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Using Auger Guards

Using Auger Guards

Auger accidents are common and often severe. Just yesterday, a woman from Salina lost her arm to an auger, and if safety measures, such as auger guards, do not change, she won’t be the last.


First, the most dangerous thing about augers is that they don’t seem dangerous. They aren’t fast moving or particularly large. However, according to OSHA, one of the greatest hazards about the auger is its rotating factor that sucks in fabrics and light materials. The Salina woman’s jacket was drawn in and before the operator could respond the damage was done. It works like a slowly circling tornado, picking things up from the bottom and sending it quickly to the top.

Another hazard associated with the auger is its versatility.  It is frequently modified to fit a number of jobs and situations, such as varying grain bin door holes. That isn’t initially hazardous but is often related to auger accidents because guards must be removed to make the changes and are never returned.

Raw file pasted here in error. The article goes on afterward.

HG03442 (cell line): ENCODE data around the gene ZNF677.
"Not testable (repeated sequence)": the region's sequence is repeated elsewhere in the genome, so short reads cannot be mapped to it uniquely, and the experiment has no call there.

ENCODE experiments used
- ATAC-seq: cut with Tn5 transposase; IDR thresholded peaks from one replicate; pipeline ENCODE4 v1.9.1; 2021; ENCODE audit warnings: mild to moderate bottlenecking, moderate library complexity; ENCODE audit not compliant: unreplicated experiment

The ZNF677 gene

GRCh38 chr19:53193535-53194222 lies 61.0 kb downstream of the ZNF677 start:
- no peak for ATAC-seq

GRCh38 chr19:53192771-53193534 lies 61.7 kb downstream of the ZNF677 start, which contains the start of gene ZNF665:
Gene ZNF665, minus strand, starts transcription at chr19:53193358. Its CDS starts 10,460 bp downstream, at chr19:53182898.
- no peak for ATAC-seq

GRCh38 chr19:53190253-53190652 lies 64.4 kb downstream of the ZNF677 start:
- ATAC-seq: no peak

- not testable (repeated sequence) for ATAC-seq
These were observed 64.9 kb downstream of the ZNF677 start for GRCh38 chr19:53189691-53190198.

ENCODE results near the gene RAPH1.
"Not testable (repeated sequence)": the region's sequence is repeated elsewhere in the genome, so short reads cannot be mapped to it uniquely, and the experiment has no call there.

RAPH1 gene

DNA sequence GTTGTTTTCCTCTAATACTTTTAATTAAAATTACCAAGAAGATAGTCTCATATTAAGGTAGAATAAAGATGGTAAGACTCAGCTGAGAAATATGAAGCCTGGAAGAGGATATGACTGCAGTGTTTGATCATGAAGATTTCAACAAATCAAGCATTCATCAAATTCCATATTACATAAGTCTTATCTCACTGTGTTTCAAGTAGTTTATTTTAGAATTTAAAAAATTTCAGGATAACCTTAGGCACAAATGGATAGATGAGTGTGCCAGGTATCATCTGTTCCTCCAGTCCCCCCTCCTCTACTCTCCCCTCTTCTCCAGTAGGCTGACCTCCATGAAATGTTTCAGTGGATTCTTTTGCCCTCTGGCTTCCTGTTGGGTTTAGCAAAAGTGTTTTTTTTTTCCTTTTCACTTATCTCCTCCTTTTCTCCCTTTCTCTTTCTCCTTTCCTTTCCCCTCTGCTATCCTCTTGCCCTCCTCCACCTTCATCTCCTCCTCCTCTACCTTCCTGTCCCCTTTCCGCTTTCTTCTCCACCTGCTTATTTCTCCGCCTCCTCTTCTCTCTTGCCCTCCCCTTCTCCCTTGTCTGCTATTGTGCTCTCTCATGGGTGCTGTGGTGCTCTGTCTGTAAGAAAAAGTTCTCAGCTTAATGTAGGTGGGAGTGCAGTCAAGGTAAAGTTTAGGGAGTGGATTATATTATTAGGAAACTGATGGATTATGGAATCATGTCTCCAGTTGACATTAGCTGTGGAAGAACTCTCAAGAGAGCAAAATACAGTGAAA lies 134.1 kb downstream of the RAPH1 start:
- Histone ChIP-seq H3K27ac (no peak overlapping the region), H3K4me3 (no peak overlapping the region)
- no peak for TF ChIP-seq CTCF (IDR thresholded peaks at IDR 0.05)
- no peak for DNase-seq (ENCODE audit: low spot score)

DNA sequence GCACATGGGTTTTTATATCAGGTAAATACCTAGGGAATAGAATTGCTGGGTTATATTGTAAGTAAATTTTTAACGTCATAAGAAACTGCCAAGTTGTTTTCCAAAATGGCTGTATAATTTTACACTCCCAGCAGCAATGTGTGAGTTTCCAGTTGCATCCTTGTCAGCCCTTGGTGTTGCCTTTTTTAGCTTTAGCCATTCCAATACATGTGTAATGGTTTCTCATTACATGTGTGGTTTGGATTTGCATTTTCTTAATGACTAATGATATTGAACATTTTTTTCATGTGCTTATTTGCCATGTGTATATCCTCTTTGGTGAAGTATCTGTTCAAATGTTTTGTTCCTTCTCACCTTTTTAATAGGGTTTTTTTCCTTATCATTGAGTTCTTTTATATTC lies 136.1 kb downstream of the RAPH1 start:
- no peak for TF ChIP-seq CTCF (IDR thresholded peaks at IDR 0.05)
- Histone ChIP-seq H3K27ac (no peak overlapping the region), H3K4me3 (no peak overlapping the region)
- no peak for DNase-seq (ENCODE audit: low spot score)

Sometimes the auger guard is removed for maintenance or to prevent build up of materials and simply not replaced. The hazard is the appearance of safety.

Auger Guards

However, machine guards  guard from potential mistakes, like a safety on a gun or a grate around a fireplace. The potential for damage is always there, but it is confined and managed for not only the person running it, but for others working around it.

Also, an auger guard acts like an encircling bird cage, simple but effective. It allows the auger to do its job while preventing items and other foreign objects from slipping inside. Its main safety feature is its prevention.

Auger Guard Tips

  1. Select the right size mesh to cover the inlet of the auger. This includes large enough holes to let dirt and grain to move through, but small enough to not allow fabrics and other snags not to catch. Also, finding the appropriate strength to accommodate items’ weight should be thoroughly implemented.
  2. Avoid wearing or using loose fabrics around the running auger.
  3. Never remove the auger guard unless it is docked and shut off.
  4. Always replace the auger guard even when it is not running.
  5. The guard should cover at least the facing 180 degrees of the inlet, but up to 360 degrees is recommended for most situations.
  6. If the machine has more than one guard, use it! You can never be too cautious with equipment.

Auger guards are just one of many types of machines that require protective barriers. To discover more options, check out our Machine Guarding page.

And remember, good luck, and stay safe!